Usability testing is a structured technique that involves real users performing real tasks to identify any usability problems, collect qualitative and quantitative data, and gauge user satisfaction with the product.
You might want to conduct usability testing when:
- Exploring design concepts to gauge potential value
- Designing a new product or redesigning an existing product
- Deciding between different design options
- Comparing competing products based on usability
- Verifying design changes
- As part of an ongoing, iterative development process
- Session facilitator
- Optional: 1–2 observers (e.g. a project team member or key stakeholder)
I. Plan and Prepare
- Identify and prioritize goals
Understand what aspects of the design you want to evaluate.
- Choose and develop tasks
Determine the tasks the user will perform during the evaluation. Tasks should be selected to provide the data you need based on the goals.
- Identify user groups and select participants
Determine distinct user groups based on their unique needs.
- Determine logistics and schedule
Select a place where users would naturally use the product, if possible.
- Develop Facilitator Guide and participant task list
Conduct a dry run of the tasks to refine the specific task wording and overall flow.
- Prepare prototype/product to be evaluated
This may include creating any test data or user accounts, checking hardware and software readiness, or reviewing the prototype flow.
- Tasks should provide just enough detail about what participants need to do, not how to do it.
- Arrange tasks in a logical sequence.
- Participants should represent all identified user groups.
- 7 +/– 2 participants (per user group) are usually enough, but 1 or 2 are better than none.
- Familiarize yourself with the current state of the prototype or product to understand any gaps, limits, or known issues. That way you can be prepared to guide participants around or through them, based on the goals of the test.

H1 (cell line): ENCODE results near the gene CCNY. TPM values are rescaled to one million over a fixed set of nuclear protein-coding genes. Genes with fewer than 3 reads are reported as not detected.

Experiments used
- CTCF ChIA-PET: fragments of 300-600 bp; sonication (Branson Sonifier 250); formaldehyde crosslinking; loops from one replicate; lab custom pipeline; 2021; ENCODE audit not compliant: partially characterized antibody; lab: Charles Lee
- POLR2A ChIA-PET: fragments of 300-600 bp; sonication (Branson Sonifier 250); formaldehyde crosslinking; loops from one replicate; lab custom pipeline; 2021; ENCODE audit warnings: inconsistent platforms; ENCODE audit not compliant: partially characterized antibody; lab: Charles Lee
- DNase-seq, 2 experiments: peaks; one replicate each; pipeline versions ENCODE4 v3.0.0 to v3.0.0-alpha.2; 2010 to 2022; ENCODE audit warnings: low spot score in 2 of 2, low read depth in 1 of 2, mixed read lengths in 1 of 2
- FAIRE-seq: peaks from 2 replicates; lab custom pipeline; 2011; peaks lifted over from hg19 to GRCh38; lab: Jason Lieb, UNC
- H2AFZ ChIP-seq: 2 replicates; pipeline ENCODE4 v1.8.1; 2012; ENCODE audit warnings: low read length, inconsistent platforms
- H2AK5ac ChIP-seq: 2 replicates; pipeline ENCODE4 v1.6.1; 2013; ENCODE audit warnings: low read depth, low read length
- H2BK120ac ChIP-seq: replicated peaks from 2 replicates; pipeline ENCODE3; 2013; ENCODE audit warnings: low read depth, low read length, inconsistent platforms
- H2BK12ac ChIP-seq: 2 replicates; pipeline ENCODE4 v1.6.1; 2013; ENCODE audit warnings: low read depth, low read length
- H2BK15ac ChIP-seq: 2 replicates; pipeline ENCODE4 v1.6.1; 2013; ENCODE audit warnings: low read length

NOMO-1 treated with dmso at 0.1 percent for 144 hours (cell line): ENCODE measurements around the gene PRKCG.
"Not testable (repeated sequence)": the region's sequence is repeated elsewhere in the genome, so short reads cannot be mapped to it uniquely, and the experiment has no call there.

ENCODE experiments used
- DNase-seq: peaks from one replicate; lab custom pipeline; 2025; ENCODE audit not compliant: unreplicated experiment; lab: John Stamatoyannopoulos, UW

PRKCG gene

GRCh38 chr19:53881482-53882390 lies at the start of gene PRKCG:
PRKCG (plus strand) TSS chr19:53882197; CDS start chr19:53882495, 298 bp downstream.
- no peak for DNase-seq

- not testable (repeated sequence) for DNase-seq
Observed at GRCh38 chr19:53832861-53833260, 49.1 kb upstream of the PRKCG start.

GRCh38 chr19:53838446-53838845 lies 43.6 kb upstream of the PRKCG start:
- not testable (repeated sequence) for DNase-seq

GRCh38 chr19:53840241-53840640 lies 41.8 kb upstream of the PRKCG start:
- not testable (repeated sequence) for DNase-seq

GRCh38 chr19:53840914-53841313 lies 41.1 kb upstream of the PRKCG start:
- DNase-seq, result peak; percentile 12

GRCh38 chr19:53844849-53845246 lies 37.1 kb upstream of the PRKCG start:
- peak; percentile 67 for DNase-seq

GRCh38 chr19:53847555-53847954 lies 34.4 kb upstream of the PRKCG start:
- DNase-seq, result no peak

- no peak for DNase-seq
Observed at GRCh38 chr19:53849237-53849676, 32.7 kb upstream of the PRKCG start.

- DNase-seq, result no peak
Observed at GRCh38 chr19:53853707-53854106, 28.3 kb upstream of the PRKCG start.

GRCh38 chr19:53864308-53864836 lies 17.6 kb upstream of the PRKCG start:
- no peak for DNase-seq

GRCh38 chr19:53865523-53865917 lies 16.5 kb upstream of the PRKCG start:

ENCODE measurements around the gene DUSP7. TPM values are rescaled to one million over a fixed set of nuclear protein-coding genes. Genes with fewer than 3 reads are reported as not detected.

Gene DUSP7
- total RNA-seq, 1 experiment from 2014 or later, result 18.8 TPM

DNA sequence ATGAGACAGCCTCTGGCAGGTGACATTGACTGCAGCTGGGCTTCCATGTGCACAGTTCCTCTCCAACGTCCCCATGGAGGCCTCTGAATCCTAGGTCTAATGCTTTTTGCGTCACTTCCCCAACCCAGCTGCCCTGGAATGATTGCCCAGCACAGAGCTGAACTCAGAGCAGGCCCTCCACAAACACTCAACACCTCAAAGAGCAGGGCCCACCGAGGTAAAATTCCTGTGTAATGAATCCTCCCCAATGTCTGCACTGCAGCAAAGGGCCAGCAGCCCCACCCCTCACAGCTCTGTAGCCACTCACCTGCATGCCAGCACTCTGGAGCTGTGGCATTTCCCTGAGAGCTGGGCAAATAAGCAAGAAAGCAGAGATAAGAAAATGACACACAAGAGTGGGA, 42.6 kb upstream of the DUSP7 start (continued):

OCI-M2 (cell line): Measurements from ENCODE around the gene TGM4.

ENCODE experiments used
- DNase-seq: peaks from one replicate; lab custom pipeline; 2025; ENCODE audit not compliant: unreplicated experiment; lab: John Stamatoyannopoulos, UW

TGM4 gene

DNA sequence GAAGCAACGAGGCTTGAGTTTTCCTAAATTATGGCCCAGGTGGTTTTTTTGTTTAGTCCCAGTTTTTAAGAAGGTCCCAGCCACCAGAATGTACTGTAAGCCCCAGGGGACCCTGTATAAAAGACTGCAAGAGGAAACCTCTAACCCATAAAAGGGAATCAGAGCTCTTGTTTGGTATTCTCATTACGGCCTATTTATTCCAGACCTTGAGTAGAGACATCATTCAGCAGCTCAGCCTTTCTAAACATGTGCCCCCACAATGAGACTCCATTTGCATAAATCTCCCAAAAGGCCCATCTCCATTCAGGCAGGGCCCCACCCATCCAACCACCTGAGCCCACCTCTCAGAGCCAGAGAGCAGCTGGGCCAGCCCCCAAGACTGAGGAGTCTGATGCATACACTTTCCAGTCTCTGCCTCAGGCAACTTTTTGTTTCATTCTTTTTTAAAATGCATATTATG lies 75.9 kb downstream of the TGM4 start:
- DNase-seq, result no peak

- If you plan to record the sessions, be sure to follow any policies, rules, or practices around informed consent.
- Determine your strategy to compensate participants (or not), and plan accordingly.
II. Run the Session
- Welcome participant and provide an overview of the session following your Facilitator Guide
The Facilitator Guide should include details on participant consent, think aloud protocol, focus of the test and any up-front demographic questions.
- Conduct the review by asking participants to perform the series of tasks provided
Encourage participants to think aloud as they work and be sure to note any important observations or comments. Ask probing questions to help uncover critical expectations, motivation, needs etc.
- Discuss impressions
Ask any follow-up questions, seek additional design recommendations, and address any open questions.
- Close the session
Provide any closing remarks and thank the participant.
- Remain neutral and avoid defending the solution.
- Ask open-ended questions to better understand the participant’s view of what’s working, what’s not, and most importantly, why. Questions like “What did you expect to happen?” and “What are you trying to do?”
- It is okay to let the participant struggle or fail. Use the moment to understand why the solution isn’t working and what changes to the design might help.
III. Analyze and Report
- Compile and review all of the notes and recordings
- Analyze, summarize and categorize key observations, trends, patterns, and comments that align to the original testing goals
Note anything unexpected but insightful.
- Document the set of prioritized findings and recommendations
In general, findings are facts supported by data; recommendations are suggestions for improvement.
- Share the report with developers, project team, or other key stakeholders
- Work with the project team to determine any next steps in response to the report
- After each session, consider taking some quick notes on observations, potential trends or areas to explore in upcoming sessions.
- Based on the audience for the report, consider supporting findings with details on frequency, impact, severity, etc.
- If you recorded the sessions using video, consider creating a compilation of key moments to support high priority findings.
Tips for Life Sciences
- Strive to make the tasks, task scenario, and supporting data as realistic and meaningful as possible to mimic real world work
- Consider the complexity of the work being performed – it may not be have a linear flow.
- Try to conduct the session in the environment where it will be used. If in a lab, consider any general environmental/safety implications (e.g. personal protective equipment)
- Template - Facilitator Guide (doc) - A template with sample questions to help you plan and conduct usability tests.